Quotes were obtained firsthand unless otherwise noted. All stats are courtesy of CFBStats.com unless otherwise noted, and all recruiting information is courtesy of 247Sports' composite rankings.

Barrett Sallee is the lead SEC college football writer and college football video analyst for Bleacher Report, as well as a host on Bleacher Report Radio on Sirius 93, XM 208.

Follow Barrett on Twitter @BarrettSallee.

Read more College Football news on BleacherReport.com

Power Ranking College Football Conferences by Coaching Stability

By its very nature, college football coaching is a peripatetic pursuit. The ever-increasing amounts of money and pressure rolling into the game give athletic directors across the nation a “what have you done for me lately?” attitude with the leaders of their programs. Per a 2014 USA Today survey, 72 head coaches made at least $1 million annually, with Alabama’s Nick Saban leading the way at $7.16 million.

Of the 128 current FBS programs, only 11 coaches have spent at least 10 full seasons at their teams' helms. Only three (Virginia Tech’s Frank Beamer, Oklahoma’s Bob Stoops and Iowa’s Kirk Ferentz) have spent more than 14 seasons leading their teams, with Beamer holding a 12-season edge on Ferentz and Stoops as the longest-tenured coach in FBS.

In other words, it’s hard to stay in the same place for an extended period of time. How tough is it, and which leagues make life hardest? We decided to take a look. We surveyed every college football league for coaching stability, using an excellent account from FootballScoop.com’s Zach Barnett as our guide.

We averaged the number of full seasons coached in every league, giving all winter 2014 hires zero seasons coached. Realignment makes this less than an exact science, but it’s the best way to examine which leagues are currently the most stable for college football coaches.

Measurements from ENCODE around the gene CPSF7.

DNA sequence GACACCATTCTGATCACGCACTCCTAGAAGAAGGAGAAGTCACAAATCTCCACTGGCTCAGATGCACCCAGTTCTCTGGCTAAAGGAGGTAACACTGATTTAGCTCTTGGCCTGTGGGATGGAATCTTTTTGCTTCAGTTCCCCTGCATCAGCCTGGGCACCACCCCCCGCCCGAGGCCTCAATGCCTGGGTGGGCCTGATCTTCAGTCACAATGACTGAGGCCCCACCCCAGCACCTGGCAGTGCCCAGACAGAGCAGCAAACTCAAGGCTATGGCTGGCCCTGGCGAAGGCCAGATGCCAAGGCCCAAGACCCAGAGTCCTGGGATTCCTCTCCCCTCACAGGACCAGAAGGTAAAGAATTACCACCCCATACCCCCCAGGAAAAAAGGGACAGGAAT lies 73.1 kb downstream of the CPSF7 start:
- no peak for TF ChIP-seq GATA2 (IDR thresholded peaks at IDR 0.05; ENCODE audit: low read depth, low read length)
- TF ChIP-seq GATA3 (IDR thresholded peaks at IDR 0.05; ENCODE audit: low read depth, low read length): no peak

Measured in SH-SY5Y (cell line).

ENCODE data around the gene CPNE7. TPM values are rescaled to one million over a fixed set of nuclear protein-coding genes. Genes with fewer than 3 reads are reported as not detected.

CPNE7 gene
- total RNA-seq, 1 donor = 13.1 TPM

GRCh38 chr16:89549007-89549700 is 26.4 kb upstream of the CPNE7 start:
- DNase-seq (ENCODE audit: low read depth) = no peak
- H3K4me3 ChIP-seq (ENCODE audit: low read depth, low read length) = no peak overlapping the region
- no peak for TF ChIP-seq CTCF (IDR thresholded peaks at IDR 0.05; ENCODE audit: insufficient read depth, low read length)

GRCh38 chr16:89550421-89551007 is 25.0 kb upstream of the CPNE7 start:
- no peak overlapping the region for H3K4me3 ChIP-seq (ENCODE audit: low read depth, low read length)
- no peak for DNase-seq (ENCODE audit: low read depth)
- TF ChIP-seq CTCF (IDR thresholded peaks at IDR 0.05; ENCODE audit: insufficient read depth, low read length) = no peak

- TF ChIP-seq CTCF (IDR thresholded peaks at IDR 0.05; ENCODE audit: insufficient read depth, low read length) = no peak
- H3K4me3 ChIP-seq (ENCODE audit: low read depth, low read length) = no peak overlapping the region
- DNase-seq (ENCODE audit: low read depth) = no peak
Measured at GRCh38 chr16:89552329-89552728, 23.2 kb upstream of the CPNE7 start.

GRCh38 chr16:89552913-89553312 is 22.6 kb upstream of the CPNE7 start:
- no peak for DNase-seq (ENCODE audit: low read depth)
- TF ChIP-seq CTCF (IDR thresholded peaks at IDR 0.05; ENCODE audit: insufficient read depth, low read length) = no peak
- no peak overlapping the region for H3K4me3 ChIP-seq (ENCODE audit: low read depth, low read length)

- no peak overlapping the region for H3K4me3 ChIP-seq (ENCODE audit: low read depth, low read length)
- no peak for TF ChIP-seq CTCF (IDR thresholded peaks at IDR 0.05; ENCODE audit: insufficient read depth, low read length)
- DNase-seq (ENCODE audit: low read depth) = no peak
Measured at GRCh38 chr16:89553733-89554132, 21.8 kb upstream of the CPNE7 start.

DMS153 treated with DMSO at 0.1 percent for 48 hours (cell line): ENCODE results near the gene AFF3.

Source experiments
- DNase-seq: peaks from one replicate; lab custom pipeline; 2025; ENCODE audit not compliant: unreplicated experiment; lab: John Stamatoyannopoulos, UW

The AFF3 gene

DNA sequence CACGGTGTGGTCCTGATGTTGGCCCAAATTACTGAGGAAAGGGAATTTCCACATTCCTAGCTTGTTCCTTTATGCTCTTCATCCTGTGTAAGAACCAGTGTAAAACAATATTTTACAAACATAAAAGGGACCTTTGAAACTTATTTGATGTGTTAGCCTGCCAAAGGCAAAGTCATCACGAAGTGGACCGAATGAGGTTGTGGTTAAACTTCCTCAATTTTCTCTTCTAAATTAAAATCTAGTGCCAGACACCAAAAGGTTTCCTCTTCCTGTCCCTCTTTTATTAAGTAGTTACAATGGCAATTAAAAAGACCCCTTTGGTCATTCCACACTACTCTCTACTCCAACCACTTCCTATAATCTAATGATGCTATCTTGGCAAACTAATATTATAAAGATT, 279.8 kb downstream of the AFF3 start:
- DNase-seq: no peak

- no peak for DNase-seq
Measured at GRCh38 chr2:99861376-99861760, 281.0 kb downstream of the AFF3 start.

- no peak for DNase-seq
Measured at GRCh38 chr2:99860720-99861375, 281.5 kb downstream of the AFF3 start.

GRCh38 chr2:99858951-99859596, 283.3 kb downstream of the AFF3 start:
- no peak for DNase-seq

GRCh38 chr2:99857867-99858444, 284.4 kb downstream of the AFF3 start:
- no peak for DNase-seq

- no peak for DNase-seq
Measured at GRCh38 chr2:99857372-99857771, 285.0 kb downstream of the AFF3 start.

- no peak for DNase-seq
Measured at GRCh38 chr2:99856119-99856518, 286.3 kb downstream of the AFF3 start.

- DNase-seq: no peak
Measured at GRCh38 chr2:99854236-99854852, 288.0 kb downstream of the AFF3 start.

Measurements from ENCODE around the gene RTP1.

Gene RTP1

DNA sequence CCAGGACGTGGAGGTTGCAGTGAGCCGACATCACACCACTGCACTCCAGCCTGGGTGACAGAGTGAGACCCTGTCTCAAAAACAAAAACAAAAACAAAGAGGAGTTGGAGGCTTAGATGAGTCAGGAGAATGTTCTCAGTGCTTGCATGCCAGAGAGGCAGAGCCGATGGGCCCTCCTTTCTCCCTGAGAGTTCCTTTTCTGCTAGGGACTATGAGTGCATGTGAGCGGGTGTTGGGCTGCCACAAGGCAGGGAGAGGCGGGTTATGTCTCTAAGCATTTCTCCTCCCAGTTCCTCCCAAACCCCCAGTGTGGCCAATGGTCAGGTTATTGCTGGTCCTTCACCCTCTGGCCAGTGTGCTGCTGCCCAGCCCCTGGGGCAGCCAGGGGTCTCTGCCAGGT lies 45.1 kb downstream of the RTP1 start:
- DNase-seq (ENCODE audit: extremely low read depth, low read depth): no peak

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Notre Dame Football: Recapping the Biggest 2015 Offseason News so Far

SOUTH BEND, Ind. — We’re five-and-a-half months removed from Notre Dame football’s win over LSU in the Music City Bowl and barreling toward the 2015 campaign.

Since the start of the year, players and coaches have come and gone, and positions have changed. So what has been the biggest offseason news thus far?

Let’s have a look back.

 

Quarterbacks

Quarterbacks were going to headline the Notre Dame offseason one way or another, whether with a position battle or a departure. The Irish had both.

Everett Golson and Malik Zaire duked it out throughout the spring for the starting quarterback job, though Irish head coach Brian Kelly indicated the competition would carry into the fall. That, of course, won’t be the case any longer after Golson announced last month he’d be transferring from Notre Dame.

“After much thought, prayer and discussion with my family, I have decided that it is in my best interest to graduate from Notre Dame and transfer to another school effective immediately,” Golson said to FOX Sports in a statement.

Less than two weeks later, Golson announced he’d transfer to Florida State.

“We, of course, have approached our preparations for the upcoming season with this possibility in mind,” Kelly said in a statement at the time of the initial transfer announcement. “The emergence of Malik Zaire, based on his performance in the Music City Bowl win over LSU, and throughout spring practice, has given our staff supreme confidence that he can lead our team to great success in 2015.”